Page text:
In Tadeusz Ciecierski & Paweł Grabarczyk (eds.), Context Dependence in Language, Action, and Cognition. De Gruyter. pp. 99-118 (2021)

Authors
Andrew Sneddon
University of Ottawa
Abstract
Humans are individuals qua objects, organisms and, putatively, minds. We are also social animals. We tend to value self-rule—i.e., the possession and exercise of the capacity or capacities that allow individuals to govern their lives. However, our sociality can call the possibility and value of such autonomy into question. The more we seem to be social animals, the less we seem to be capable of running our own lives. Empirical psychology has revealed surprising details about the extent to which our minds are subject to social influence. Such influence is sometimes taken as a threat to self-rule. The debate over the Extended Mind Hypothesis (EMH) might seem to exacerbate the social threat to self-rule. If minds are spread across individuals, perhaps it no longer makes sense to speak of individual selves who may or may not rule themselves. I argue that no general threat to self-rule stems from human sociality. Further, the adoption of EMH is consistent with extensive attribution of psychological states to individuals, thus vouchsafing individual selves and autonomy.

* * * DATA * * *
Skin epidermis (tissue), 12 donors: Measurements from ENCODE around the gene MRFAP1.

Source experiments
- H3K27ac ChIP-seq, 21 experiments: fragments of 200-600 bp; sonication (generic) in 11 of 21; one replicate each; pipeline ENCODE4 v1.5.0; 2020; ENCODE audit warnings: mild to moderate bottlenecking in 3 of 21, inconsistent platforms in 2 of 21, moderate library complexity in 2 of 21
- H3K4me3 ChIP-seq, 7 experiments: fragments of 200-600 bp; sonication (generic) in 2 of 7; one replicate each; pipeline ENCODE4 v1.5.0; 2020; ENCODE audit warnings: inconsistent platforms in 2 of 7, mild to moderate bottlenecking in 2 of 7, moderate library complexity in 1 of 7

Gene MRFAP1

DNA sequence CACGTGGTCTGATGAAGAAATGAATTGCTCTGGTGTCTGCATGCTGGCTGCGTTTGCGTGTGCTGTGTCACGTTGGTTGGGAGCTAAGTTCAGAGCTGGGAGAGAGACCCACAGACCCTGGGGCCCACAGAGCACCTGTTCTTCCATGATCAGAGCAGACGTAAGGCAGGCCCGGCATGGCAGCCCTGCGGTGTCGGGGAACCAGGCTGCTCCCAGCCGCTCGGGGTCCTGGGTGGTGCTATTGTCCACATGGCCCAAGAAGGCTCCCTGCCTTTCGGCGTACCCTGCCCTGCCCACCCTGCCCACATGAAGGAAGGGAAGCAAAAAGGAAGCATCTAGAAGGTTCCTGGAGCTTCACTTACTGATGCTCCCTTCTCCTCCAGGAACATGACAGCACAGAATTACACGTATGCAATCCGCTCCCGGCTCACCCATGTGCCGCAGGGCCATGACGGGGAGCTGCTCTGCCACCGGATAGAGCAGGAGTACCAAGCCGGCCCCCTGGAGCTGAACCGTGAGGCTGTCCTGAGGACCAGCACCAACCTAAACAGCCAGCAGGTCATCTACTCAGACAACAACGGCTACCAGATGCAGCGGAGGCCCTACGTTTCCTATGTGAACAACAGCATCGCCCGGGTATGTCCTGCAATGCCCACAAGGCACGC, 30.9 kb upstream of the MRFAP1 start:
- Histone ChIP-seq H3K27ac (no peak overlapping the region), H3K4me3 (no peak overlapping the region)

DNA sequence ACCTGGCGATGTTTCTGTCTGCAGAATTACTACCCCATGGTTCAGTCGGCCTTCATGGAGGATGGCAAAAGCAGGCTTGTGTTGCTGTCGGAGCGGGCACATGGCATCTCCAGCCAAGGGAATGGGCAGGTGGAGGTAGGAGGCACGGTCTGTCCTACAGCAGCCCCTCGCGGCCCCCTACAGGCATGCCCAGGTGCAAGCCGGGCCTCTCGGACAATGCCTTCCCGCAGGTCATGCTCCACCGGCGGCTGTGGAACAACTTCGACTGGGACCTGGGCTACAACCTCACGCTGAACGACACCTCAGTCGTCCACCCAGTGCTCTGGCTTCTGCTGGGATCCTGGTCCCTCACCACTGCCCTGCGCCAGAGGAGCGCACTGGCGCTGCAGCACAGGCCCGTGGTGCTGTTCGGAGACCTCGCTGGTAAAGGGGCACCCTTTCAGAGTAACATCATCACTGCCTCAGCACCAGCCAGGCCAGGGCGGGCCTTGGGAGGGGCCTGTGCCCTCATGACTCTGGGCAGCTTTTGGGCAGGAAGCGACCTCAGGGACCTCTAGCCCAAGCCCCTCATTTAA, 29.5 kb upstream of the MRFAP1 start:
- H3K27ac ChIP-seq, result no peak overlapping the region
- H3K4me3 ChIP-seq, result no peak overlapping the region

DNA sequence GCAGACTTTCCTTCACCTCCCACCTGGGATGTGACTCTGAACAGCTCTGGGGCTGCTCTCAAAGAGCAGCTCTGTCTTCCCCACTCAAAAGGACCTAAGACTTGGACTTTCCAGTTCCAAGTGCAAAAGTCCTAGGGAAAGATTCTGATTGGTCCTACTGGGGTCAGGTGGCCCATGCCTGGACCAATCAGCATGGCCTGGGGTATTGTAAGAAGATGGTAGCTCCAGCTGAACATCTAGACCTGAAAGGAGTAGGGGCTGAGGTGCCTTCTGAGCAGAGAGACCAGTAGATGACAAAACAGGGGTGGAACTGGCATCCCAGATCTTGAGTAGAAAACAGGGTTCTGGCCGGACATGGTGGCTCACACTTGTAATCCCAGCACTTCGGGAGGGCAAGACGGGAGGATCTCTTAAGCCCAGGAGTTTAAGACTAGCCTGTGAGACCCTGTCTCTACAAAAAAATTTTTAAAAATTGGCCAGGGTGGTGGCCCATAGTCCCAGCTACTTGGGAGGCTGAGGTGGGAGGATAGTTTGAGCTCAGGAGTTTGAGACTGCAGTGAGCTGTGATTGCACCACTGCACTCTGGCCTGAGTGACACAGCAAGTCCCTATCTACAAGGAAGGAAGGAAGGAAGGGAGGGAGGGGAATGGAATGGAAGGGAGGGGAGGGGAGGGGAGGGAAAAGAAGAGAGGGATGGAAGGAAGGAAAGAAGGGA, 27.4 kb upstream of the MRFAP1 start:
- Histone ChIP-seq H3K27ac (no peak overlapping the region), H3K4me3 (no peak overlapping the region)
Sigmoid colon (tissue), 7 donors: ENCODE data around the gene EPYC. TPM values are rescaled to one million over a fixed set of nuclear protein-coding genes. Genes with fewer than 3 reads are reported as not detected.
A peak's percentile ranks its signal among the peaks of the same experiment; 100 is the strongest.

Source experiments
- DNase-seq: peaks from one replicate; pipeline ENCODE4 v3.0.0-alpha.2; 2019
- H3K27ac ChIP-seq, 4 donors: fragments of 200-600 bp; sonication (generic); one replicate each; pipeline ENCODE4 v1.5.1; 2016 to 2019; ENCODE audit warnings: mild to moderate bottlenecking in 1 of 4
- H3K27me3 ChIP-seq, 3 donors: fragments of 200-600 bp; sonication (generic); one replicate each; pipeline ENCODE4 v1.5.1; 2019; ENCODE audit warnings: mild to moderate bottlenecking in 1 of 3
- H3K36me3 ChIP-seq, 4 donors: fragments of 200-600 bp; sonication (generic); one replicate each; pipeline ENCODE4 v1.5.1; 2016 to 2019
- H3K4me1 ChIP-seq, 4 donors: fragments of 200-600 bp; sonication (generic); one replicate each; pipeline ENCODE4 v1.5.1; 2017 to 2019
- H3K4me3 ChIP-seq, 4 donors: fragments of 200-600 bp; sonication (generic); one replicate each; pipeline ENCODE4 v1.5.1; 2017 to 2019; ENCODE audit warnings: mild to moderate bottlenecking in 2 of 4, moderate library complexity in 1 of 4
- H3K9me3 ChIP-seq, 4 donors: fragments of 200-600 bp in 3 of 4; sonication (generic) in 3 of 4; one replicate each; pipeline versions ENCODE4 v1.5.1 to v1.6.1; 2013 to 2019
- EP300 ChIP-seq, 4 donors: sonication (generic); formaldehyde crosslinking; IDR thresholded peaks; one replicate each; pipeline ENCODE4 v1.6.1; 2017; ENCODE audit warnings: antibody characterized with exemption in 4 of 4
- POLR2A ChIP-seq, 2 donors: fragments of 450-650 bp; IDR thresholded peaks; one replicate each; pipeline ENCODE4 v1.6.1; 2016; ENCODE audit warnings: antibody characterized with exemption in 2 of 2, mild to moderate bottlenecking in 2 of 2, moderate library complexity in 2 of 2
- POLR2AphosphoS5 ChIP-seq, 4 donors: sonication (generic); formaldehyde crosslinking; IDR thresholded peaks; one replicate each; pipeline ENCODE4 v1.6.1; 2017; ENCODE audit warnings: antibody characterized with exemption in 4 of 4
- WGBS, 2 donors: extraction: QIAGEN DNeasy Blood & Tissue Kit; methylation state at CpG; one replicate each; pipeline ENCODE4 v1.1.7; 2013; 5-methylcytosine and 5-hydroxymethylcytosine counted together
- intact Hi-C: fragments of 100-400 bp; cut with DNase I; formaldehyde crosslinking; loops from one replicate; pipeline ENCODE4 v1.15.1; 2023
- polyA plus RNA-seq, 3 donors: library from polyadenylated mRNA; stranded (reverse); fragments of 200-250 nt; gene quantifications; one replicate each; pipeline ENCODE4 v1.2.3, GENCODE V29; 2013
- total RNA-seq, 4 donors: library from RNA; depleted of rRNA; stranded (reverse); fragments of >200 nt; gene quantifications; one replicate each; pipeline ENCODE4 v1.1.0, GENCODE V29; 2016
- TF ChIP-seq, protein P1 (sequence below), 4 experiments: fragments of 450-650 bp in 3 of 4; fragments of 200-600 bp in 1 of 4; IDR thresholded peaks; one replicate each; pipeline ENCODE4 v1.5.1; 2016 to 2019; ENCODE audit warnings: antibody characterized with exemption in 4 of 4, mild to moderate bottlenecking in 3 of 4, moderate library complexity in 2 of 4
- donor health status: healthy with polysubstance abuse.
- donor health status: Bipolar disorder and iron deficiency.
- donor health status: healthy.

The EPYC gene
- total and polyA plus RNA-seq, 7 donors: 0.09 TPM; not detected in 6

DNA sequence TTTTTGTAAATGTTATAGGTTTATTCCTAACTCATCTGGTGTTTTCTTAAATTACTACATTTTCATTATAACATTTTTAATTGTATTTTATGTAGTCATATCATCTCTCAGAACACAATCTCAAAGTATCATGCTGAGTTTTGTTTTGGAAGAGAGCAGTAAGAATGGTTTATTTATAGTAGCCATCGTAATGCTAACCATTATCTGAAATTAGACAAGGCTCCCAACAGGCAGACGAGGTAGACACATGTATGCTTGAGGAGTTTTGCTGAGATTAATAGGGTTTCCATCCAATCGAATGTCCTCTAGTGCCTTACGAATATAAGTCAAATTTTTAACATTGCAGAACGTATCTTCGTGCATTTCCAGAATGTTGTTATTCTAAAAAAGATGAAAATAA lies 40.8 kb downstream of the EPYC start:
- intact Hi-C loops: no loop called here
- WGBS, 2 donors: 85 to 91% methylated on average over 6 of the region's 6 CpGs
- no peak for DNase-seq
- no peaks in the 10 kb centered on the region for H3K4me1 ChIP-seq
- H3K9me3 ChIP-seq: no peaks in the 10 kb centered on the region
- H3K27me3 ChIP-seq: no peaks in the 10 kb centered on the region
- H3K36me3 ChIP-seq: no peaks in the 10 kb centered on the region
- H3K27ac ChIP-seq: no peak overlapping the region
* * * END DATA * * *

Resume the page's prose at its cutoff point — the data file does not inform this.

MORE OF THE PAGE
Keywords autonomy  extended mind hypothesis  social psychology
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DOI 10.1515/9783110702286-007
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